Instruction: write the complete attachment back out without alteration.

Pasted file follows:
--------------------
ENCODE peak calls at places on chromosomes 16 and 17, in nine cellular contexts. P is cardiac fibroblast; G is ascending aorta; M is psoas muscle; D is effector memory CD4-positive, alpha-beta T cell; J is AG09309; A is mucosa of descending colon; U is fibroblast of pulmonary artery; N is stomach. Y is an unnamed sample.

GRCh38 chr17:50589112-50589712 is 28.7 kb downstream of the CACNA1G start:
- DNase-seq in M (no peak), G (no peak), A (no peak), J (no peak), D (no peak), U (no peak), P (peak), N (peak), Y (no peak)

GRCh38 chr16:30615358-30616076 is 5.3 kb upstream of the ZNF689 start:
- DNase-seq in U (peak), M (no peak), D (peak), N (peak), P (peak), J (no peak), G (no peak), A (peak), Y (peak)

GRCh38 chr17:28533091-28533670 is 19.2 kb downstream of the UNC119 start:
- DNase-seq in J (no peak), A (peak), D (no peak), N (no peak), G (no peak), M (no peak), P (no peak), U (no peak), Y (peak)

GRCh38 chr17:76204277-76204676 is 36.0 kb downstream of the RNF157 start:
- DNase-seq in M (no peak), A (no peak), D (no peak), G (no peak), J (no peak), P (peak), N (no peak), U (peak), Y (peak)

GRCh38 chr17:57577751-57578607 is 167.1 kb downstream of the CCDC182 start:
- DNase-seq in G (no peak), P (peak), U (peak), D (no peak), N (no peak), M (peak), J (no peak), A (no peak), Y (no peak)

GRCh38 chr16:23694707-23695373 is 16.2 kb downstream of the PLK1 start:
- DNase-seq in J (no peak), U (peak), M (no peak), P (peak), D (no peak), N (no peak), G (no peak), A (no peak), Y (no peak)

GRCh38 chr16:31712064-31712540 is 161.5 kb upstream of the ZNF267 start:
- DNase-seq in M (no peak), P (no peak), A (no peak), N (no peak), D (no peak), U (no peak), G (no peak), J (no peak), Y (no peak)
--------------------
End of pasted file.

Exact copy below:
ENCODE peak calls at places on chromosomes 16 and 17, in nine cellular contexts. P is cardiac fibroblast; G is ascending aorta; M is psoas muscle; D is effector memory CD4-positive, alpha-beta T cell; J is AG09309; A is mucosa of descending colon; U is fibroblast of pulmonary artery; N is stomach. Y is an unnamed sample.

GRCh38 chr17:50589112-50589712 is 28.7 kb downstream of the CACNA1G start:
- DNase-seq in M (no peak), G (no peak), A (no peak), J (no peak), D (no peak), U (no peak), P (peak), N (peak), Y (no peak)

GRCh38 chr16:30615358-30616076 is 5.3 kb upstream of the ZNF689 start:
- DNase-seq in U (peak), M (no peak), D (peak), N (peak), P (peak), J (no peak), G (no peak), A (peak), Y (peak)

GRCh38 chr17:28533091-28533670 is 19.2 kb downstream of the UNC119 start:
- DNase-seq in J (no peak), A (peak), D (no peak), N (no peak), G (no peak), M (no peak), P (no peak), U (no peak), Y (peak)

GRCh38 chr17:76204277-76204676 is 36.0 kb downstream of the RNF157 start:
- DNase-seq in M (no peak), A (no peak), D (no peak), G (no peak), J (no peak), P (peak), N (no peak), U (peak), Y (peak)

GRCh38 chr17:57577751-57578607 is 167.1 kb downstream of the CCDC182 start:
- DNase-seq in G (no peak), P (peak), U (peak), D (no peak), N (no peak), M (peak), J (no peak), A (no peak), Y (no peak)

GRCh38 chr16:23694707-23695373 is 16.2 kb downstream of the PLK1 start:
- DNase-seq in J (no peak), U (peak), M (no peak), P (peak), D (no peak), N (no peak), G (no peak), A (no peak), Y (no peak)

GRCh38 chr16:31712064-31712540 is 161.5 kb upstream of the ZNF267 start:
- DNase-seq in M (no peak), P (no peak), A (no peak), N (no peak), D (no peak), U (no peak), G (no peak), J (no peak), Y (no peak)